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Volume 14 No. 02
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Accepted Papers

Letters to the Editor

Nurse Practitioners and Physician Assistants Are Qualified to Perform Home Sleep Apnea Test Clinical Evaluations

Loretta J. Colvin, ACNP-BC1; Ann Cartwright, PA-C2; Neil Freedman, MD3; Ann E. Rogers, PhD, RN, FAASM4; Kimberly D. Vana, DNP, FNP-BC, FNP-C5
1Maryville University, St. Louis, Missouri; 2National Jewish Health, Denver, Colorado; 3NorthShore University Health System, Evanston, Illinois; 4Emory University, Atlanta, Georgia; 5Peoria, Arizona

The American Academy of Sleep Medicine's position statement on the clinical use of a home sleep apnea test addresses board-certified sleep physician (BCSP) evaluation of obstructive sleep apnea (OSA). However, it does not include nurse practitioners (NPs) or physician assistants (PAs).1 Given concerns about BCSP shortages,2 it is important to highlight additional models for OSA evaluation.

A 2012 survey of sleep centers reported 40% utilized NPs or PAs with these providers performing clinical evaluation and management of OSA.3 National data trends suggest this will increase. In the United States advanced practice registered nurse (APRN) and PA employment is projected to increase by approximately 30% between 2014 and 2024, compared to a 7% physician growth.4 Graduate education programs prepare them to obtain medical histories, perform examinations, order testing, and treat medical conditions.3 State licensure determines minimum education, training, certification and standards required for clinical practice.3

In the United States, studies comparing NPs or PAs to BCSPs are not available; however, studies comparing BCSPs to non-certified physicians favor the BCSPs.5 Alternatively, studies performed outside the United States have demonstrated similar outcomes when comparing sleep specialists to sleep-trained nurses or primary care physicians.6,7 Outside sleep centers, studies comparing clinical outcomes of APRNs to physicians report equivalent outcomes,8 with no PA comparison studies available.

NPs and PAs are qualified to obtain medical histories, perform face-to-face examinations and determine home sleep apnea test appropriateness in sleep centers within the laws of his/her state. Through an error in omission, the American Academy of Sleep Medicine risks suggesting otherwise, contradicting current standard of practice within sleep centers and NP/PA scope of practice. It is premature for the American Academy of Sleep Medicine to limit this role to BCSPs without evidence supporting the exclusion of NPs and PAs.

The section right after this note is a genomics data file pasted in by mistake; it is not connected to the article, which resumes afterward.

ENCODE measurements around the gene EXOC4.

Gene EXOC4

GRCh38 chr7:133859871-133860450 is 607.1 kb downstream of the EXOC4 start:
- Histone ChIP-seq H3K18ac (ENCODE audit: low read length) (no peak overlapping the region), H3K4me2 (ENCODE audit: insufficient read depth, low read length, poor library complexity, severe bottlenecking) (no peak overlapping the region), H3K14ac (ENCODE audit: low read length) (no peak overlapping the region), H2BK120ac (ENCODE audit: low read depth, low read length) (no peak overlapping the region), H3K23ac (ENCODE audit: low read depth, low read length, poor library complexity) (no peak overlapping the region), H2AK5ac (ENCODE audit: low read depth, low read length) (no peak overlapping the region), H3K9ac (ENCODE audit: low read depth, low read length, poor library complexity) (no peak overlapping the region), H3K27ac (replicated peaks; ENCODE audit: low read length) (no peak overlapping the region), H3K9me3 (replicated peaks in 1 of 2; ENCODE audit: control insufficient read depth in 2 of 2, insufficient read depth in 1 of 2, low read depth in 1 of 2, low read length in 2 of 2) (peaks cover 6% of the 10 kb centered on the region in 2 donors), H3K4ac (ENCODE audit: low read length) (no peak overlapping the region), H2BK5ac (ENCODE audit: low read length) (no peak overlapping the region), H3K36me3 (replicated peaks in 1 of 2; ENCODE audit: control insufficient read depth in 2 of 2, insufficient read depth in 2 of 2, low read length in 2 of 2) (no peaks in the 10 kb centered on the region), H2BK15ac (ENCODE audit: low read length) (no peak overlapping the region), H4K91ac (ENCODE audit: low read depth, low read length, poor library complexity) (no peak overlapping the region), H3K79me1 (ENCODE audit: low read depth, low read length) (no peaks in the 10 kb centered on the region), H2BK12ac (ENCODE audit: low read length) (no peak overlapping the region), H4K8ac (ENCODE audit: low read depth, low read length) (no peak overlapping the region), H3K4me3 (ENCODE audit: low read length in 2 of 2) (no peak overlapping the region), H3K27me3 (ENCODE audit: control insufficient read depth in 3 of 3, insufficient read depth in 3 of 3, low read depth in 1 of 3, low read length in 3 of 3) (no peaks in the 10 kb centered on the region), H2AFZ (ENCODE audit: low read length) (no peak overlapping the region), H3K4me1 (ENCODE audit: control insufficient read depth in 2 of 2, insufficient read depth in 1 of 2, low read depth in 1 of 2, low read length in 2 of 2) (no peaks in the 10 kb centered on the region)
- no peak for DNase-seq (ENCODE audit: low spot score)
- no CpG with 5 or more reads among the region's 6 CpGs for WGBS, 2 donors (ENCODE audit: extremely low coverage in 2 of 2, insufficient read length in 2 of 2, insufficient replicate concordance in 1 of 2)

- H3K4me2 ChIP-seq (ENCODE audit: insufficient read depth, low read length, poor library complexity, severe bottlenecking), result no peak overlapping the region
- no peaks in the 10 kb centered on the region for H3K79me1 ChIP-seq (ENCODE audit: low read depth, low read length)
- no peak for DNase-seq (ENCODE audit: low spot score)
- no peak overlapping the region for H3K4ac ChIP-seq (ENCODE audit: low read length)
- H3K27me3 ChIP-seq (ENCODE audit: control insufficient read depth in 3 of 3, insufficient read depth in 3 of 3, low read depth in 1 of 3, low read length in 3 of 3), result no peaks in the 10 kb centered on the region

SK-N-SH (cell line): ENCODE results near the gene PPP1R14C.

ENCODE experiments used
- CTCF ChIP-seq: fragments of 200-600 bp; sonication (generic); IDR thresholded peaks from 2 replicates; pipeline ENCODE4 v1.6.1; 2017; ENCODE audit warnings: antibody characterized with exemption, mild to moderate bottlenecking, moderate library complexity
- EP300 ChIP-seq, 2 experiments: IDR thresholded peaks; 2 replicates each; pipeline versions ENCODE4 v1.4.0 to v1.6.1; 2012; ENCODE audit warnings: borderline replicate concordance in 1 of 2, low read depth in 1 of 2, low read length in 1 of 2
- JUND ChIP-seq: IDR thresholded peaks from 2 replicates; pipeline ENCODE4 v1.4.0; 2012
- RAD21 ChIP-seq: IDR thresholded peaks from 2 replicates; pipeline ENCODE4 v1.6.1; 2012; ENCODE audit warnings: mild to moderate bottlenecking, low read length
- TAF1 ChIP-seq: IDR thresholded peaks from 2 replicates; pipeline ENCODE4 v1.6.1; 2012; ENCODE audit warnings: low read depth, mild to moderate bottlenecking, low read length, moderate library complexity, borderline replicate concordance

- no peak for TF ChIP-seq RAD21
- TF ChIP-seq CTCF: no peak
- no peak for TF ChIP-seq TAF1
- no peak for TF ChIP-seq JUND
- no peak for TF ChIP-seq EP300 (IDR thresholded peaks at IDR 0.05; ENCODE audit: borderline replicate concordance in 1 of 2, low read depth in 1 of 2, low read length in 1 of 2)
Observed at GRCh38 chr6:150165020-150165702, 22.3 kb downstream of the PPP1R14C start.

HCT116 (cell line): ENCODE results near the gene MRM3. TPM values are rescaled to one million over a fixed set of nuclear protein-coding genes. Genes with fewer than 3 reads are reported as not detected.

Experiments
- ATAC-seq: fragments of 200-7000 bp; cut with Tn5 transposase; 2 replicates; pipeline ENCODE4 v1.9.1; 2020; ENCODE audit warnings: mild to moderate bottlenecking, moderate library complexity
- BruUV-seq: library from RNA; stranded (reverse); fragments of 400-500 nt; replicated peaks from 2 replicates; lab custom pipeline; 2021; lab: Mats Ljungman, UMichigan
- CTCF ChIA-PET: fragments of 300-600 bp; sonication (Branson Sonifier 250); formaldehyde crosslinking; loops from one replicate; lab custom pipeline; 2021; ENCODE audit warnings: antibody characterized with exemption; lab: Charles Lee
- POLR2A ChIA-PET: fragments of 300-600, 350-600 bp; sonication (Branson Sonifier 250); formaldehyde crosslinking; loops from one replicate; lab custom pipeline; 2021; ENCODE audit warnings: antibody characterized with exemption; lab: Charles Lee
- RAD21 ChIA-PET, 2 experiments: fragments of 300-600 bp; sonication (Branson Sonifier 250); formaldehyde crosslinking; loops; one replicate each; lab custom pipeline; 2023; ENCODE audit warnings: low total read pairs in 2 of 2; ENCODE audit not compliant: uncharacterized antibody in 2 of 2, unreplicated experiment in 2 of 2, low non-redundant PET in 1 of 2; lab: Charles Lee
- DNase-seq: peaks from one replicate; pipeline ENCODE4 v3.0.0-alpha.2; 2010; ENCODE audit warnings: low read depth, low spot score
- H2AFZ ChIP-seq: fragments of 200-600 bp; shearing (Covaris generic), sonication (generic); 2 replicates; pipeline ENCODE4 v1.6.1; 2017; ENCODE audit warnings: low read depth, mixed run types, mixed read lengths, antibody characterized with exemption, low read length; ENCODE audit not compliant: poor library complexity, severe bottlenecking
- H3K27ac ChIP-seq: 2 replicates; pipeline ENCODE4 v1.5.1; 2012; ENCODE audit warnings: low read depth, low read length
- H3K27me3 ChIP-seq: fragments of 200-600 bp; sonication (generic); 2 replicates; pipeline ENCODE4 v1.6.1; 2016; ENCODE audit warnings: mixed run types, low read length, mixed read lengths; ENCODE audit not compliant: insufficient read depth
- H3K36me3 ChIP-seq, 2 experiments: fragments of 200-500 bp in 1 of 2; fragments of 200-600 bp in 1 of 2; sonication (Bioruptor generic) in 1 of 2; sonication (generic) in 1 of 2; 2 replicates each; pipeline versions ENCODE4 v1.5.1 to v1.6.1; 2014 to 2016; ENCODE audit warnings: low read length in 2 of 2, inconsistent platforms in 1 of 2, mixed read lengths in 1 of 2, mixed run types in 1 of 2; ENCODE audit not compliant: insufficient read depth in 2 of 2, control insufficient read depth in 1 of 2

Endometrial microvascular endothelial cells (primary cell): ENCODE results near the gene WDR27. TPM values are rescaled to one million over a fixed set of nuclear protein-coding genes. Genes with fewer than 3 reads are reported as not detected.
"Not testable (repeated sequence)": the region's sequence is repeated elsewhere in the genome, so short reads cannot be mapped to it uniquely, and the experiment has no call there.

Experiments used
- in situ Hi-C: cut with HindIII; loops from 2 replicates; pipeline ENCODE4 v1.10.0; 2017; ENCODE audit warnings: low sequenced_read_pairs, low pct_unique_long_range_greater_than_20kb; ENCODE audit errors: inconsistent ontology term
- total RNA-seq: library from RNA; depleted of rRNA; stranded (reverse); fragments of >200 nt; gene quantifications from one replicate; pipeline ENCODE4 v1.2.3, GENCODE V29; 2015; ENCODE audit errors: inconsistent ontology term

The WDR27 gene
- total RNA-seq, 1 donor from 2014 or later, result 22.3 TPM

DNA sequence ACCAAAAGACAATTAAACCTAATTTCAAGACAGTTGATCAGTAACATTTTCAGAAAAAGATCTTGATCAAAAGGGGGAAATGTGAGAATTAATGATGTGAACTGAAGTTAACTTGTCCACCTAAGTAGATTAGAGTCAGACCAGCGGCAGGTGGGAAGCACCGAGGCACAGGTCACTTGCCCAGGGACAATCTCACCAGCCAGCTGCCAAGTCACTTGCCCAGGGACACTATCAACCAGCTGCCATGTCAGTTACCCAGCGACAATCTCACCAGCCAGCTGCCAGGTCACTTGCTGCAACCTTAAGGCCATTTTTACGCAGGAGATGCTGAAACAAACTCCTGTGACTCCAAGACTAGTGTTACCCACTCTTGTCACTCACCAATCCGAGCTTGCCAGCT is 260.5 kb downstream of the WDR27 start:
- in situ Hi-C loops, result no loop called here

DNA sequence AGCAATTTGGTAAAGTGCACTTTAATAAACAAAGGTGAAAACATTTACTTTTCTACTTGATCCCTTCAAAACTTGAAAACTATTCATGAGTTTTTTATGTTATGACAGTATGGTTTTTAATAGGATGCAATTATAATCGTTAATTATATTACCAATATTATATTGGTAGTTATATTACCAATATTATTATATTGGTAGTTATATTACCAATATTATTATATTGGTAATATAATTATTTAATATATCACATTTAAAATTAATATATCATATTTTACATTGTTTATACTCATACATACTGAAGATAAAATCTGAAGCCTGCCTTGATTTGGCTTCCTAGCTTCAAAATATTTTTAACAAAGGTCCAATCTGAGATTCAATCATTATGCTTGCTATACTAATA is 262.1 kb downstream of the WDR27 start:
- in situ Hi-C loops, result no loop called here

The views expressed in this letter are the authors' own and do not necessarily represent the views of their institutions or employers. The authors have seen and approved this manuscript before submission. The authors report no conflicts of interest.


Colvin LJ, Cartwright A, Freedman N, Rogers AE, Vana KD. Nurse practitioners and physician assistants are qualified to perform home sleep apnea test clinical evaluations. J Clin Sleep Med. 2018;14(2):293.



Rosen IM, Kirsch DB, Chervin RD, et al. Clinical use of a home sleep apnea test: an American Academy of Sleep Medicine position statement. J Clin Sleep Med. 2017;13(10):1205–1207. [PubMed Central][PubMed]


Watson NF, Rosen IM, Chervin RD, et al. The past is prologue: the future of sleep medicine. J Clin Sleep Med. 2017;13(1):127–135. [PubMed Central][PubMed]


Colvin LJ, Cartwright A, Collop NA, et al. Advanced practice registered nurses and physician assistants in sleep centers and clinics: a survey of current roles and educational background. J Clin Sleep Med. 2014;10(5):581–587. [PubMed Central][PubMed]


Occupational Outlook Handbook. United States Department of Labor, Bureau of Labor Statistics website. 2016-17 Edition. Accessed October 20, 2017.


Parthasarathy S, Subramanian S, Quan SF. A multicenter prospective comparative effectiveness study of the effect of physician certification and center accreditation on patient-centered outcomes in obstructive sleep apnea. J Clin Sleep Med. 2014;10(3):243–249. [PubMed Central][PubMed]


Chai-Coetzer CL, Antic NA, Rowland LS, et al. Primary care vs specialist sleep center management of obstructive sleep apnea and daytime sleepiness and quality of life. JAMA. 2013;309(10):997–1004. [PubMed]


Antic NA, Buchan C, Esterman A, et al. A randomized controlled trial of nurse-led care for symptomatic moderate-severe obstructive sleep apnea. Am J Respir Crit Care Med. 2009;179(6):501–508. [PubMed]


Stanik-Hutt J, Newhouse R, White KM, et al. The quality and effectiveness of care provided by nurse practitioners. J Nurse Pract. 2013;9(8):492–500